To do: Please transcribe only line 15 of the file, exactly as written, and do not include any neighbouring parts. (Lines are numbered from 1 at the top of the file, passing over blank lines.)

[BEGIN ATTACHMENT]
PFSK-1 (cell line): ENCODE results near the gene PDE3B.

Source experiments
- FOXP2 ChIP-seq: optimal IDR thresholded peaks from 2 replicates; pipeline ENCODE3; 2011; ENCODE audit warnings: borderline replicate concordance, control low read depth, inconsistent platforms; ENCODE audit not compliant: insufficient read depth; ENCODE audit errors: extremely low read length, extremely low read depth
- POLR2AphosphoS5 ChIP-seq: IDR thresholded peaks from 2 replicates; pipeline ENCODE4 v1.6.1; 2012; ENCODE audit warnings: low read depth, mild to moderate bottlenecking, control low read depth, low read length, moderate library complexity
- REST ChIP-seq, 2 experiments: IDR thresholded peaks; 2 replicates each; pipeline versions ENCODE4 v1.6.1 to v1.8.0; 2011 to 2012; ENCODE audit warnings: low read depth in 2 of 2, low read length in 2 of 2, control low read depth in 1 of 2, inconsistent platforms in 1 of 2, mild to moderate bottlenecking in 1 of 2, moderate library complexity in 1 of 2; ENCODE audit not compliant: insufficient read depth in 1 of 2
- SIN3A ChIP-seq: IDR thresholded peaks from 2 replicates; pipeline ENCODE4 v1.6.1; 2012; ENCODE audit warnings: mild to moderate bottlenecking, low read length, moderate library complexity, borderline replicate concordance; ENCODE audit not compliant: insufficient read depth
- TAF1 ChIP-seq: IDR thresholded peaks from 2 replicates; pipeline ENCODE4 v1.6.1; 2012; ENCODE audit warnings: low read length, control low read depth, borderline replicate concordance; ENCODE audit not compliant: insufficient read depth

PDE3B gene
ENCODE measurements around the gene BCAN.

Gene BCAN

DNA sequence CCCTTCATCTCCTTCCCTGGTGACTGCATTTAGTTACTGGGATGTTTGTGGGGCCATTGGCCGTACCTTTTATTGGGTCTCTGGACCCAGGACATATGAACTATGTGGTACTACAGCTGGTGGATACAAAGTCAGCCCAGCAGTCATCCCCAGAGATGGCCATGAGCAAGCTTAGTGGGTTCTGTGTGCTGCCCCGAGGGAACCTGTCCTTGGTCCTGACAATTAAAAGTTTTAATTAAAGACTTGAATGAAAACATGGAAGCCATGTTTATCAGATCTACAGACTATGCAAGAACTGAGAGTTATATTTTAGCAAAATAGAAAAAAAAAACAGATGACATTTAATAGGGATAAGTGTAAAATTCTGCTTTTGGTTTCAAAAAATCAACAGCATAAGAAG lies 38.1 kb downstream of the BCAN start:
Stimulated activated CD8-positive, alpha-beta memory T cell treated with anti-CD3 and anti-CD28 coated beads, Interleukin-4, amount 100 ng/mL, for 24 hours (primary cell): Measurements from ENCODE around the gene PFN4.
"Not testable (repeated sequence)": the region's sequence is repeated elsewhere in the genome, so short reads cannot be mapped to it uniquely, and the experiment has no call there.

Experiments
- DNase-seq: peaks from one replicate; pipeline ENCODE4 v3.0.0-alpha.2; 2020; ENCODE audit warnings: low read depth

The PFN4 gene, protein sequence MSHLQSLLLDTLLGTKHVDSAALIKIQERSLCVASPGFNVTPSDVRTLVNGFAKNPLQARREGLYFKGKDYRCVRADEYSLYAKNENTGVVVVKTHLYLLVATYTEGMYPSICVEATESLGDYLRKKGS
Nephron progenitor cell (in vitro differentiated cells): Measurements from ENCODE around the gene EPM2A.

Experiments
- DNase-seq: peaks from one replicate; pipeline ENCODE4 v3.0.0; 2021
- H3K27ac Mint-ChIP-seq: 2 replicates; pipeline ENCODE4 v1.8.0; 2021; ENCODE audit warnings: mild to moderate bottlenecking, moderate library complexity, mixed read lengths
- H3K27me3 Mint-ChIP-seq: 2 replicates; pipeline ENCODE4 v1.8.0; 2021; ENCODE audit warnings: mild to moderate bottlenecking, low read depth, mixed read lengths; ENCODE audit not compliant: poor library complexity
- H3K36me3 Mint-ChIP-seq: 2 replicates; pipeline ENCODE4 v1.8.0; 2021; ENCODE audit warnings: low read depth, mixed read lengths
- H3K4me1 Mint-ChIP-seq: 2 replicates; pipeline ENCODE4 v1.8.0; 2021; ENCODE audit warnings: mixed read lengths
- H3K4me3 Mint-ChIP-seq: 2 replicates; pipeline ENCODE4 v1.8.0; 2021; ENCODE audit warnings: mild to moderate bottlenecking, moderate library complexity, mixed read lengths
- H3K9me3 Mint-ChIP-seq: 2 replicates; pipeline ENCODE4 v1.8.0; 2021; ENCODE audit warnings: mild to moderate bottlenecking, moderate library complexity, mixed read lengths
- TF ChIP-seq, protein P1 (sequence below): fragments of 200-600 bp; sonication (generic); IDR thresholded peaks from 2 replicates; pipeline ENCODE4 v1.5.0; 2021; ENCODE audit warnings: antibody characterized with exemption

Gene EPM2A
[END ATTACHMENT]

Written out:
- DNase-seq: peaks from one replicate; pipeline ENCODE4 v3.0.0-alpha.2; 2020; ENCODE audit warnings: low read depth